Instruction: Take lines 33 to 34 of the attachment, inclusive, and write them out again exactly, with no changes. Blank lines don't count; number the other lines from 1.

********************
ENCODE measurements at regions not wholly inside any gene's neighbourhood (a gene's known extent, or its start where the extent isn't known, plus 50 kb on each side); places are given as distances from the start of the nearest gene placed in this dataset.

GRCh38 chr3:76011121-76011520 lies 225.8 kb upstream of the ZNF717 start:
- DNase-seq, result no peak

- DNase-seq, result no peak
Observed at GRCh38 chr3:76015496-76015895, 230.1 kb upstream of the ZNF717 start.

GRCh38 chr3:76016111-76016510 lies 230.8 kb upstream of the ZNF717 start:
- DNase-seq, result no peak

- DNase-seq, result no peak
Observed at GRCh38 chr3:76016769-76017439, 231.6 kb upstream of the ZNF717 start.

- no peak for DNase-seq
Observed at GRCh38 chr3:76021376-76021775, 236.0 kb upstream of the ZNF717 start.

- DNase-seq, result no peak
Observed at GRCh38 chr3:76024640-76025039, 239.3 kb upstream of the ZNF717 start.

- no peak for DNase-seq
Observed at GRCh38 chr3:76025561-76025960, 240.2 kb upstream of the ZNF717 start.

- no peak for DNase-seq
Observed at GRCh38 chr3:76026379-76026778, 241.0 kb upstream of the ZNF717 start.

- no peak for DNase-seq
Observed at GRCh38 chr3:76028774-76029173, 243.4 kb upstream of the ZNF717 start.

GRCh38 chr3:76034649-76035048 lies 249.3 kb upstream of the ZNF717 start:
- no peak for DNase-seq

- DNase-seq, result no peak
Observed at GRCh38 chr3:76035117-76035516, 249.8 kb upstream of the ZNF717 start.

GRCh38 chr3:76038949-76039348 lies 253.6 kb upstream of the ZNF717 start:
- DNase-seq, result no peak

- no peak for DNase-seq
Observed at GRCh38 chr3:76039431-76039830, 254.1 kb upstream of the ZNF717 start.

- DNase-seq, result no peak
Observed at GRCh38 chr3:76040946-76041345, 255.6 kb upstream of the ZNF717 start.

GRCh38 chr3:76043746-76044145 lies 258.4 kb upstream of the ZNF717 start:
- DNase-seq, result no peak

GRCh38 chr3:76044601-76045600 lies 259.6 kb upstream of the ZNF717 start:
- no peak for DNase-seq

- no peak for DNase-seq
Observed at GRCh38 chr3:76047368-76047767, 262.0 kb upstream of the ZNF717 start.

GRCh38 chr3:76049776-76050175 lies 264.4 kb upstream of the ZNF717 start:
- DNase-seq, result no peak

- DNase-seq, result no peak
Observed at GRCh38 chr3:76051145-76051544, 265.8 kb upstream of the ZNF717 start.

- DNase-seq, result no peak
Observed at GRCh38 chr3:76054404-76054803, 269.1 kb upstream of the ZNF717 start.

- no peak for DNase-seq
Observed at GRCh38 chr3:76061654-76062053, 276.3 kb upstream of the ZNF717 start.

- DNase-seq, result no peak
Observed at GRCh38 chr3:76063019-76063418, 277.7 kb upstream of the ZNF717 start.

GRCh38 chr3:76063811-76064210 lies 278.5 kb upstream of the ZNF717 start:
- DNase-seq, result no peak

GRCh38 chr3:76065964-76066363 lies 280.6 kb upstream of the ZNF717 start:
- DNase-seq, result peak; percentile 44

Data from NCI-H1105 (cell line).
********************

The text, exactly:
- no peak for DNase-seq

- no peak for DNase-seq